Dave ChappelleMcGwire’s Dave Chappelle-like Fifth Amendment performance in front of Congress has been used as a strong case against his credibility, which ultimately affects his karma within the baseball universe. But what did Sammy Sosa’s testimony look like? We don’t know because he apparently couldn’t understand English enough to answer Congress’ questions. If my memory serves me correctly, he had no problem answering English-speaking reporters in 1998 or at any other point in his career. This should be scrutinized as much as McGwire’s waffling, yet somehow it takes a back seat.

Throughout the past four years, one man has a perfect bJose Cansecoatting average pointing out baseball’s steroid abusers: Jose Canseco. Canseco is the Nostradamus of baseball and has accused McGwire, Manny Ramirez, Roger Clemens, Alex Rodriguez, and surprise! Sammy Sosa of steroid use. If he’s been on the money with the most famous users, why would Sosa be any different? If McGwire and Rafael Palmerio have/will been denied entry while posting virtually identical numbers to Sosa’s, the precedent has been set that any negative association with the steroid era means Pete Rose has company down the street in Cooperstown.

During his announcement that he was going to make an announcement (you read that right), Sosa refused to discuss anything pertaining to his possible steroid use and said it would not hurt what he has done on the diamond. Considering Sosa’s legacy at this point is 1998 and juice, and he’s so confident in his chances for the Hall of Fame, it would only make sense to answer any questions about his past if he has nothing to hide and believes his body of work will trump any other concern. But Sosa continues to brush any mention of steroid use off, which only keeps suspicions and rumors swirling.

The next 15 to 20 years-worth of Baseball Hall of Fame inductees and candidates will undoubtedly be entertaining. Sosa still has five years before this topic is brought up seriously again, and a lot can happen in that time period. However, baseball prides itself in being a relevant piece of American society through some of the country’s darkest times in the past 100 years. If Sammy Sosa is allowed entry, then anyone Hall of Fame-worthy mentioned in the same breath as steroids should be given a plaque as well.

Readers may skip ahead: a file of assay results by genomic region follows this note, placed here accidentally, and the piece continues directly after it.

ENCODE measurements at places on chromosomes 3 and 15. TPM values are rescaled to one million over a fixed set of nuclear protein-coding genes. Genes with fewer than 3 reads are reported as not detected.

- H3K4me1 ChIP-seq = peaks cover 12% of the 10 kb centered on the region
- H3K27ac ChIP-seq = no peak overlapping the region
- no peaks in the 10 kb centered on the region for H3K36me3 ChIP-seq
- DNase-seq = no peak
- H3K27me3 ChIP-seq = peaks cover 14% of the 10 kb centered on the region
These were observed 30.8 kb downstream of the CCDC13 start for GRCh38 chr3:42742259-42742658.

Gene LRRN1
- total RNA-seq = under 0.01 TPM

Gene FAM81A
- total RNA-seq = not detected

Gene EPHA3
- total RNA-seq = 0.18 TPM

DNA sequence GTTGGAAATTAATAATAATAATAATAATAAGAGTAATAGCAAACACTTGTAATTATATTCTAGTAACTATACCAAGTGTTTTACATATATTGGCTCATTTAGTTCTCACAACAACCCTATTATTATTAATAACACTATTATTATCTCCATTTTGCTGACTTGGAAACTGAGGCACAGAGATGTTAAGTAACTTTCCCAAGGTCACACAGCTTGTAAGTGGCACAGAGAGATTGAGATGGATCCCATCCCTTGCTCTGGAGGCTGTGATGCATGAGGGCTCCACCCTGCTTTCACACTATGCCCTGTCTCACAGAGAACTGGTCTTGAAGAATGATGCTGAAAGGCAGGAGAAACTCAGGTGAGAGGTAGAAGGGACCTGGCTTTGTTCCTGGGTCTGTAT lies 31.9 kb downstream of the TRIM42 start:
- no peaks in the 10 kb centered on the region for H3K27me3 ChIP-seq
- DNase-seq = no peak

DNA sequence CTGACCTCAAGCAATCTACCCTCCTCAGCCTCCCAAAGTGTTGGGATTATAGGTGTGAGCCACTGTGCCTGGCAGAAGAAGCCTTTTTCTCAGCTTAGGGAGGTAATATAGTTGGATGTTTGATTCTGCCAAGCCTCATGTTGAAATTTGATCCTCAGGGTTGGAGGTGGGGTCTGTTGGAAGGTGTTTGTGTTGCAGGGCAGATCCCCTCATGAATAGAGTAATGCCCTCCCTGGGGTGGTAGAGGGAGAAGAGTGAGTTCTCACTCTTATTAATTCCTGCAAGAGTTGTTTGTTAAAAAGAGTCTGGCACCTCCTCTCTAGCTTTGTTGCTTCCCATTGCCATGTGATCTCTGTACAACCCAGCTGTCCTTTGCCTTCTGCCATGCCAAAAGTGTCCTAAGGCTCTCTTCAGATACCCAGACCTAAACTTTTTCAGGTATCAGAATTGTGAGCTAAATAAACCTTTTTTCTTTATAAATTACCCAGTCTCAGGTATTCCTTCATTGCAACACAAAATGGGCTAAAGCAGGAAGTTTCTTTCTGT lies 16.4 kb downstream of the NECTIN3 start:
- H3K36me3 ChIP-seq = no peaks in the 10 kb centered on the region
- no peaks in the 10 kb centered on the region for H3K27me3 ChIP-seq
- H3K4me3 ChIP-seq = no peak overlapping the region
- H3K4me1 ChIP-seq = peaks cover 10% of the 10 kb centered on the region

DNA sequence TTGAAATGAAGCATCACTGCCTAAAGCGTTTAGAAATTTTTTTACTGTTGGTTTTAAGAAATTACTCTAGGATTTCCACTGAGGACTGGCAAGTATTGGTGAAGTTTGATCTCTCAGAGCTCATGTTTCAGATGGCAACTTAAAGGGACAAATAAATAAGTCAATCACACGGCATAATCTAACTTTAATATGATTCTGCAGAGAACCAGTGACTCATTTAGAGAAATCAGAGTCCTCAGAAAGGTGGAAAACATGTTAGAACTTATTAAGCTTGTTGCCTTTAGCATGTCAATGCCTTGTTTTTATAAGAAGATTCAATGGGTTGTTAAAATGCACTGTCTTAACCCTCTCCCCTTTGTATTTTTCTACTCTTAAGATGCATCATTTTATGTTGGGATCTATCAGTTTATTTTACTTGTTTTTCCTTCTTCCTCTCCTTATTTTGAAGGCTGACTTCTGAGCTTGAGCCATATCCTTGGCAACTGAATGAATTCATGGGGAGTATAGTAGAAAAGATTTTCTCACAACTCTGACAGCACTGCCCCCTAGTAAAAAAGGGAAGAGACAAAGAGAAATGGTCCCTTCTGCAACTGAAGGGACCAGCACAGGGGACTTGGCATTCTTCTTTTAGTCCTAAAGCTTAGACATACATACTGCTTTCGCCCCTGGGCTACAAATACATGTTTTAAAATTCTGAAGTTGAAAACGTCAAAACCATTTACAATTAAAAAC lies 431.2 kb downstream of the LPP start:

The Political Steroid Era

By Paul M. Banks

If there’s anything children of this age have had plenty of experience with, it’s cheating. When today’s youth seek role models, the National Pastime is certainly one place not to look. And our leaders in government aren’t much better.

With the recent admission of steroid guilt by Major League baseball superstar Alex Rodriguez, we now have an unholy trinity of the game’s best overall position player joining the era’s best hitter (Barry Bonds) and best pitcher (Roger Clemens), all being disgraced.

In terms of governance, here’s the special group I had ruling over me in 2008. On the Federal level: George W. Bush, state: Rod Blagojevich, congressional district: Rahm Emanuel (the dirt and grime on his record will be unveiled someday when they dissect the amazing rate of return he acquired on his investments), and the Chicago politics of the Daley machine on the city level.

The “Steroid Era” really took off in 1998 with the summer of Mark McGwire and Sammy Sosa, but 2001 was probably the most unbelievably awful year possible as Bush, our worst ever president, took office, and Bonds ushered in a new low with his 73* homeruns.